Letters to the editor
Taylor’s all wetI’d like to address some misrepresentations that state Sen. Jack Taylor presented in his letter of March 2. First, neither his bill on RICDs last year nor Sen. Isgar’s bill this year can remotely be called “balanced.” They create a second-class, less than equal water right in Colorado. That’s something that has never existed before and is most likely unconstitutional. Second, Sen. Taylor claims that RICDs are a “new and different kind of water right.” Yes, RICDs are completely non-consumptive and can take a fair amount of water, but then so are hydro-electric water rights. Hydro rights might take water out of the stream for a short distance, but then put it all back in. That’s the only difference, other than one is for “real” work and the other is for “play.” It’s time to grow up and step into the 21st century, Jack.Then Sen. Taylor raises that boogieman of California, guaranteed to scare people all over Colorado. California has an absolute right to a tremendous amount of water in Colorado, as does the rest of the Lower Basin. We are obligated to send water “out of Colorado,” whether we want to or not, by the Colorado River Compact of 1922. Using that water under kayaks or for fish is as good and beneficial as any other use and good for Colorado, as well.The trouble is that some folks just can’t abide change. Potatoes, sheep and mining don’t support Eagle County any more, in case anyone missed it. One on-line comment to Taylor’s letter noted that kayakers are a “small special interest group” and don’t deserve taxpayer support. The exact same argument could have been made about skiing and its “newfound popularity” 50 years ago. Times change, as do economies and beneficial needs for water.No, Sen. Taylor’s problem is that he doesn’t want to “waste” precious water on recreation when it can be put to a more profitable use the old-fashioned way, in toilets and on lawns. Anywhere but in a natural channel or for trivial matters like recreation or the environment.One-hundred-thirty years ago, when Colorado became a state, they wisely didn’t allow for second-class water rights. If you had a recognized beneficial use you could get the water, in priority and according to need. Period. That’s the way it was, the way it is and the way it should be. RICDs are subject to the exact same laws and customs as any other water right and will hardly “dominate Colorado water law,” as Sen. Taylor suggests. If Sen. Taylor really does have to represent a wide range of “water stakeholders” and hasn’t the “luxury of advocating for one kind of water right to the exclusion of all others,” than why is he working so hard to cripple a truly beneficial right to the advantage of all others, even others as yet un-claimed? I guess recreation just isn’t a legitimate “stakeholder” or constituent for Sen. Taylor. Senate Bill 37 is completely unbalanced and needs to be scrapped. The sooner the better.Ken NeubeckerCuff my kid if badI would be surprised if I’m the only parent in town who would applaud a police officer handcuffing my elementary-age son and bringing him home.No, I’m not an abusive or extreme parent. I do, however, follow the tenants of a philosophy (and book) called “Parenting With Love and Logic.” I have to place trust and confidence in our police officers and assume that whatever my son did that could constitute him being placed in handcuffs and brought home, was sufficient to warrant those extreme actions.I also firmly believe that we learn substantially more from our mistakes than our successes. Just ask Lindsey Jacobellis. Doubt she’ll do a method at the end of a race again.I also believe that we, as parents and a society, are not helping our children at all by screaming “abuse” of a police officer or school. We are teaching our children to not take responsibility for their actions, and, even worse, that they can profit by pointing the finger at someone else instead of understanding that there are consequences for poor choices. …I don’t recall reading anywhere that the child was physically hurt by this action. I guarantee he’ll think twice before causing problems on the playground. Officers, when my child is a teenager, feel free to throw him in jail overnight if you catch him disturbing the peace, driving under the influence of drugs or alcohol or if he intimidates, insults or disrupts the educators at his school. I will support you handcuffing him and letting him experience what his future holds if his behavior continues to thumb his nose at our laws. The lessons you are able to instill in our children (and our adults who act like children) are immeasurable and priceless.Carolyn PopeEdwards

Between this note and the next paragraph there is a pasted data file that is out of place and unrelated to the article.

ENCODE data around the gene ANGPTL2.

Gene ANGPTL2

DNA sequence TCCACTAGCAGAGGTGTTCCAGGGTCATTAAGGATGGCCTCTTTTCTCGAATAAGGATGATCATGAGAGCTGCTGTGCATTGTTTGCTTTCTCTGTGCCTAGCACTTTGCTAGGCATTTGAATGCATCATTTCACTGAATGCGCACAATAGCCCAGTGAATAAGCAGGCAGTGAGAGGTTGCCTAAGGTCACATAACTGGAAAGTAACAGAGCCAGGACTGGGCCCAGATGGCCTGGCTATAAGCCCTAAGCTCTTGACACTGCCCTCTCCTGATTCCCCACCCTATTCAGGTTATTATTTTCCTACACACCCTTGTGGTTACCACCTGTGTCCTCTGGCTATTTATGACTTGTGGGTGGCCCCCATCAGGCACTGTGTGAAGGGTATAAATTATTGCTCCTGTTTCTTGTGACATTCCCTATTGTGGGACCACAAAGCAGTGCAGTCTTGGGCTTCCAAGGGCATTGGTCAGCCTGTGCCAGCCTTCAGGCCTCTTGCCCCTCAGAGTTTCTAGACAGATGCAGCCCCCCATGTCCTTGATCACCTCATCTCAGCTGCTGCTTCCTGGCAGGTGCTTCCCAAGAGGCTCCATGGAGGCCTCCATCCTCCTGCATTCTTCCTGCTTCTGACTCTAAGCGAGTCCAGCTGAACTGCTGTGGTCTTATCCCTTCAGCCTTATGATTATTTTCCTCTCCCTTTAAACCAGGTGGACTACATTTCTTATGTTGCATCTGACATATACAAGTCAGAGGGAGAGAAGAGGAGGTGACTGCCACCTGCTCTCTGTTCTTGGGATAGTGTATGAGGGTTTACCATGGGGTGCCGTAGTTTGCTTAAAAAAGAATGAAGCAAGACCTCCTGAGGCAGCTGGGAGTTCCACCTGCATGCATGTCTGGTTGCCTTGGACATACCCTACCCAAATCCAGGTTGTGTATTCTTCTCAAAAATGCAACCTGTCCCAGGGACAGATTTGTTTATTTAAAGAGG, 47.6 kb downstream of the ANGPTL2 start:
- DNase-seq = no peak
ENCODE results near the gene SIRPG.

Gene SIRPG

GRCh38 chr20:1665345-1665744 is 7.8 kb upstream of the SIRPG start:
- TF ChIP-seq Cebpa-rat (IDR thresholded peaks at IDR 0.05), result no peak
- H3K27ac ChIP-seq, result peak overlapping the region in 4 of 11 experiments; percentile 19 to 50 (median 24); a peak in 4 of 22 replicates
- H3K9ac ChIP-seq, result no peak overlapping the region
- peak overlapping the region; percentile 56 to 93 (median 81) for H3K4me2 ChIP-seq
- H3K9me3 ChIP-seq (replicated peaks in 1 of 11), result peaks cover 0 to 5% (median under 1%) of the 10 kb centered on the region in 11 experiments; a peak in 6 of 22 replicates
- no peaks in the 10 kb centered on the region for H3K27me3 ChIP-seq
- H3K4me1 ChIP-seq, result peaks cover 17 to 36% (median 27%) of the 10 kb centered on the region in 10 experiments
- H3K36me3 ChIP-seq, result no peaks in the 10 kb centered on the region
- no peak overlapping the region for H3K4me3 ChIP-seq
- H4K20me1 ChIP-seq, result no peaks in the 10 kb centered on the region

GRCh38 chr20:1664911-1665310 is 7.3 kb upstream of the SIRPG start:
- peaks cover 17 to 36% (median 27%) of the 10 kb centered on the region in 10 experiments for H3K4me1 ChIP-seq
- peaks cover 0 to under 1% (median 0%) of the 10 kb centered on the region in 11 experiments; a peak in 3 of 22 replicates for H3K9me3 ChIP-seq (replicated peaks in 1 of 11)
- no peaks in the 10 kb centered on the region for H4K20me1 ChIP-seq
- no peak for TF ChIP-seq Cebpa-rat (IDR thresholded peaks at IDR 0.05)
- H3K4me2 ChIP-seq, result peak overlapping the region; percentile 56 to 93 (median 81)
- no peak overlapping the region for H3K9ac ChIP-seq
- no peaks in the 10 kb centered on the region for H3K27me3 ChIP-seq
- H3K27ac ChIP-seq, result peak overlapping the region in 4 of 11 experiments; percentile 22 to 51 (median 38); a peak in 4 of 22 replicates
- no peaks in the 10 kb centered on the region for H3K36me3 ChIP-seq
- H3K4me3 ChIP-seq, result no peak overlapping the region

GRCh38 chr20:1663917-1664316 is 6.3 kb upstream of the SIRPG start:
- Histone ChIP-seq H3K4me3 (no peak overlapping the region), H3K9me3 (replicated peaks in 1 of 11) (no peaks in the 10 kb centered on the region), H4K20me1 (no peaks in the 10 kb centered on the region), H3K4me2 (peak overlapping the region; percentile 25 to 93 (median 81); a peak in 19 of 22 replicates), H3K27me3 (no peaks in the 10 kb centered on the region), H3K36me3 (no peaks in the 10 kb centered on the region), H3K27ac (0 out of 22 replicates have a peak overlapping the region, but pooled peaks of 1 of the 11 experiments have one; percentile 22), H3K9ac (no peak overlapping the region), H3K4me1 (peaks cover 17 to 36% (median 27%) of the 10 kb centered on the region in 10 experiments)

Support Local Journalism
If you don't follow the rules, your comment may be deleted.
User Legend: Moderator Trusted User